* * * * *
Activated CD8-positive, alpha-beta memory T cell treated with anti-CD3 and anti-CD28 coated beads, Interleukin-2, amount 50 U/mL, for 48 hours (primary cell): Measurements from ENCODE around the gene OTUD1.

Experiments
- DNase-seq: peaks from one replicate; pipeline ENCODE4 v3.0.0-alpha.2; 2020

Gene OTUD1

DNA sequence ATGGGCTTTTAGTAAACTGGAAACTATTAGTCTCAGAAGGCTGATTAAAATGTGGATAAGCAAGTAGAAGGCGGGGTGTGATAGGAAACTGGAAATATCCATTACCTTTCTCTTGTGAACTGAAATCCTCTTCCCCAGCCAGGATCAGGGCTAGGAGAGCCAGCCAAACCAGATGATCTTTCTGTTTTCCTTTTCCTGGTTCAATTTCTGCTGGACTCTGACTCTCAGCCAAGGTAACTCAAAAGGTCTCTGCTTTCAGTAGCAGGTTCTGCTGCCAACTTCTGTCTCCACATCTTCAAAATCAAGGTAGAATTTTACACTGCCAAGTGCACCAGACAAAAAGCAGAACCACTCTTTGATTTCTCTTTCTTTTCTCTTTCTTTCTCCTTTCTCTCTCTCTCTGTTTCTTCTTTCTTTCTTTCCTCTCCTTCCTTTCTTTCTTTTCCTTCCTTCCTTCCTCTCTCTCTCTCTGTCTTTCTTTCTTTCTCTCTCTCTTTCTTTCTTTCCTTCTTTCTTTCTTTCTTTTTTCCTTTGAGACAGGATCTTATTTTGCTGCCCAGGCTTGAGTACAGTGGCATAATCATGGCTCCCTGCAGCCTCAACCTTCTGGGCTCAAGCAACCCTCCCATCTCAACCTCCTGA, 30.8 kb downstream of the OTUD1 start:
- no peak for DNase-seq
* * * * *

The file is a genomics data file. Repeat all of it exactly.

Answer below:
Activated CD8-positive, alpha-beta memory T cell treated with anti-CD3 and anti-CD28 coated beads, Interleukin-2, amount 50 U/mL, for 48 hours (primary cell): Measurements from ENCODE around the gene OTUD1.

Experiments
- DNase-seq: peaks from one replicate; pipeline ENCODE4 v3.0.0-alpha.2; 2020

Gene OTUD1

DNA sequence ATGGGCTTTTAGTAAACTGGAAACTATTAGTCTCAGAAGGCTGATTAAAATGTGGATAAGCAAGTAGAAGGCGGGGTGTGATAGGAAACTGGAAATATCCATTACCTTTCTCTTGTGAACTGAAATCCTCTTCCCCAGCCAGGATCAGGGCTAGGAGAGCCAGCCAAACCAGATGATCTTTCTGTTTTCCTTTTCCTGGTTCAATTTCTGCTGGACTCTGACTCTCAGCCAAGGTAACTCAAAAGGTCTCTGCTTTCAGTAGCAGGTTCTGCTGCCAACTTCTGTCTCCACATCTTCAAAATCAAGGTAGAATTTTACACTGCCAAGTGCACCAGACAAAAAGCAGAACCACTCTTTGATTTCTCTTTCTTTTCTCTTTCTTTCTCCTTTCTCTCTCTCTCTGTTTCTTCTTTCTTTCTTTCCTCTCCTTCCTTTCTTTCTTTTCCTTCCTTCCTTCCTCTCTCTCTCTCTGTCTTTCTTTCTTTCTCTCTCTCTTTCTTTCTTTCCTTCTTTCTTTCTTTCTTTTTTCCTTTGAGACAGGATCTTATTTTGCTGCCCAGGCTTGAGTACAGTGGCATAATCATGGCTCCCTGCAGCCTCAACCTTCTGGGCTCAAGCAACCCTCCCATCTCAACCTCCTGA, 30.8 kb downstream of the OTUD1 start:
- no peak for DNase-seq